Last night I addressed the local chapter of ASTD on the topic of instructional design for how people really learn. It’s very much like the article I did for eLearnMag on improved ID, and the interesting thing is how valuable people felt it was.
Despite the warm and fuzzies for me, it’s actually kind of scary that it was that valuable. I’ve heard that people are executing ID by rote without really understanding it, and I know I’ve seen way too many examples of eLearning that didn’t really seem to get what the point of the learning elements are. Still, it’s a revelation.
I recall seeing some of the award winners from the various self-appointed bodies to anoint those who pony up the cash to compete, and thinking that behind the polish, there wasn’t solid learning design there. I’m going to get a chance to speak again about this (among other things) at the eLearning Guild’s always excellent conference, the Annual Gathering, but I realize that there’s a good reason why eLearning’s getting bad press. We deserve it!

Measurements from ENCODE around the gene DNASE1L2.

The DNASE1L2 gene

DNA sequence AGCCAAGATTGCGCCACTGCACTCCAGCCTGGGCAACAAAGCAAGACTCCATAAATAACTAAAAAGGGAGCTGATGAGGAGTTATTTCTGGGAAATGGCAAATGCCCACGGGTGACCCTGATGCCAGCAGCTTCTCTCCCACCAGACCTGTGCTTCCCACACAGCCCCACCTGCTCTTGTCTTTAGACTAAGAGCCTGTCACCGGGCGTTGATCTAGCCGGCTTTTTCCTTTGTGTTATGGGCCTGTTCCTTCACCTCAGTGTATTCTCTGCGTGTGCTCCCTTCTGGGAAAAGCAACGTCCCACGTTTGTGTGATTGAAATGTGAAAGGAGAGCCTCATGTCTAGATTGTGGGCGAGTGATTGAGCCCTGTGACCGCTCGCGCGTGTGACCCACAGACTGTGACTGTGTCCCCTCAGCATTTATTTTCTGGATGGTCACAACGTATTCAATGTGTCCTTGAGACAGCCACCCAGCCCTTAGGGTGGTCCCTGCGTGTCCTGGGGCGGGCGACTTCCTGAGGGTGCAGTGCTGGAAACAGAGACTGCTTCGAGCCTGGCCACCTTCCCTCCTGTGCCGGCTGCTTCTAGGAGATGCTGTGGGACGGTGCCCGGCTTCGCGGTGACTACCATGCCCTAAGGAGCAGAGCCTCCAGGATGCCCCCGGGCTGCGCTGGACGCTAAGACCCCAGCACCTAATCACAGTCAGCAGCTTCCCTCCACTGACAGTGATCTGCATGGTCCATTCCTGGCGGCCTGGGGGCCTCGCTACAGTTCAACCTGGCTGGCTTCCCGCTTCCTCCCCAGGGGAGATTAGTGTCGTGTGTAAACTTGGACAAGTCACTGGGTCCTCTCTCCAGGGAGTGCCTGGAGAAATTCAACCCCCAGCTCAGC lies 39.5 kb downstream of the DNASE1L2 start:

It’s not rocket science, but there is science behind it, and we’ve got to stop following the cookie cutter that says we have to have: an introduction, concept, examples, practice, etc, without understanding why they’re there!
So, please, make sure you know why you’re doing it, and how it fits in a learning experience. To paraphrase Dorothy Parker, you can drag learners to learning, but you can’t make them think.
And moreover, when you think about our real goals for learning: retention over time until an appropriate opportunity, and transfer to all appropriate situations, we need to use what’s known about achieving these: cleverly, flexibly, efficiently. After all, respecting our learners has to be one of our goals, and being respectful of their time by making our learning maximally effective is one of the things we should feel duty-bound to do.